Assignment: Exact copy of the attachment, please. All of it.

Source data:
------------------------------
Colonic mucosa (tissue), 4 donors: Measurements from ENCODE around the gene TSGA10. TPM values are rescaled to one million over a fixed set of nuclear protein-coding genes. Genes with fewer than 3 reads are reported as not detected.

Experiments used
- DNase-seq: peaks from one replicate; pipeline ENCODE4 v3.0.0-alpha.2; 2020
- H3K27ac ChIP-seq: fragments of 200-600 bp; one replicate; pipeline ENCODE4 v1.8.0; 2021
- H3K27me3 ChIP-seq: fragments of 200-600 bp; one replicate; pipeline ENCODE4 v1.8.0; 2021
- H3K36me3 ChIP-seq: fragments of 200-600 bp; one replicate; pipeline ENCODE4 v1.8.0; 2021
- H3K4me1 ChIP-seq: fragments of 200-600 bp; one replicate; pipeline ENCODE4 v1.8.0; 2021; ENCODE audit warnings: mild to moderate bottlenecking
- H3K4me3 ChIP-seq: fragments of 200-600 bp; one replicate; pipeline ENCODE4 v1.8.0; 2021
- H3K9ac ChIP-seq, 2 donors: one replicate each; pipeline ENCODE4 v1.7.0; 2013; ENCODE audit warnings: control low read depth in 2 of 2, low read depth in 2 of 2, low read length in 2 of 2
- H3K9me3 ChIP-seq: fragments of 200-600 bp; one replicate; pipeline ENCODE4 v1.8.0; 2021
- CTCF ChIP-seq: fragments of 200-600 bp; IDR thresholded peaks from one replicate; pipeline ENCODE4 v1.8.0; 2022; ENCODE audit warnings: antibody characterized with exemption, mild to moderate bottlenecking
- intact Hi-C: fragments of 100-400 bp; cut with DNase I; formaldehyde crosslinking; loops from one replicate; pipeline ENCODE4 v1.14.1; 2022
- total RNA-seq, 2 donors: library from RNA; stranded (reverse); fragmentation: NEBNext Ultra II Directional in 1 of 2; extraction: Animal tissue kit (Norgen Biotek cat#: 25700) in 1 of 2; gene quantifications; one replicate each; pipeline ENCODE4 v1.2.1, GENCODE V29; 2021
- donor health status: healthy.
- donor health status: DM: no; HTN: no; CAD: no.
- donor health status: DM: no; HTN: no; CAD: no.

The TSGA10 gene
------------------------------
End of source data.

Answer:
Colonic mucosa (tissue), 4 donors: Measurements from ENCODE around the gene TSGA10. TPM values are rescaled to one million over a fixed set of nuclear protein-coding genes. Genes with fewer than 3 reads are reported as not detected.

Experiments used
- DNase-seq: peaks from one replicate; pipeline ENCODE4 v3.0.0-alpha.2; 2020
- H3K27ac ChIP-seq: fragments of 200-600 bp; one replicate; pipeline ENCODE4 v1.8.0; 2021
- H3K27me3 ChIP-seq: fragments of 200-600 bp; one replicate; pipeline ENCODE4 v1.8.0; 2021
- H3K36me3 ChIP-seq: fragments of 200-600 bp; one replicate; pipeline ENCODE4 v1.8.0; 2021
- H3K4me1 ChIP-seq: fragments of 200-600 bp; one replicate; pipeline ENCODE4 v1.8.0; 2021; ENCODE audit warnings: mild to moderate bottlenecking
- H3K4me3 ChIP-seq: fragments of 200-600 bp; one replicate; pipeline ENCODE4 v1.8.0; 2021
- H3K9ac ChIP-seq, 2 donors: one replicate each; pipeline ENCODE4 v1.7.0; 2013; ENCODE audit warnings: control low read depth in 2 of 2, low read depth in 2 of 2, low read length in 2 of 2
- H3K9me3 ChIP-seq: fragments of 200-600 bp; one replicate; pipeline ENCODE4 v1.8.0; 2021
- CTCF ChIP-seq: fragments of 200-600 bp; IDR thresholded peaks from one replicate; pipeline ENCODE4 v1.8.0; 2022; ENCODE audit warnings: antibody characterized with exemption, mild to moderate bottlenecking
- intact Hi-C: fragments of 100-400 bp; cut with DNase I; formaldehyde crosslinking; loops from one replicate; pipeline ENCODE4 v1.14.1; 2022
- total RNA-seq, 2 donors: library from RNA; stranded (reverse); fragmentation: NEBNext Ultra II Directional in 1 of 2; extraction: Animal tissue kit (Norgen Biotek cat#: 25700) in 1 of 2; gene quantifications; one replicate each; pipeline ENCODE4 v1.2.1, GENCODE V29; 2021
- donor health status: healthy.
- donor health status: DM: no; HTN: no; CAD: no.
- donor health status: DM: no; HTN: no; CAD: no.

The TSGA10 gene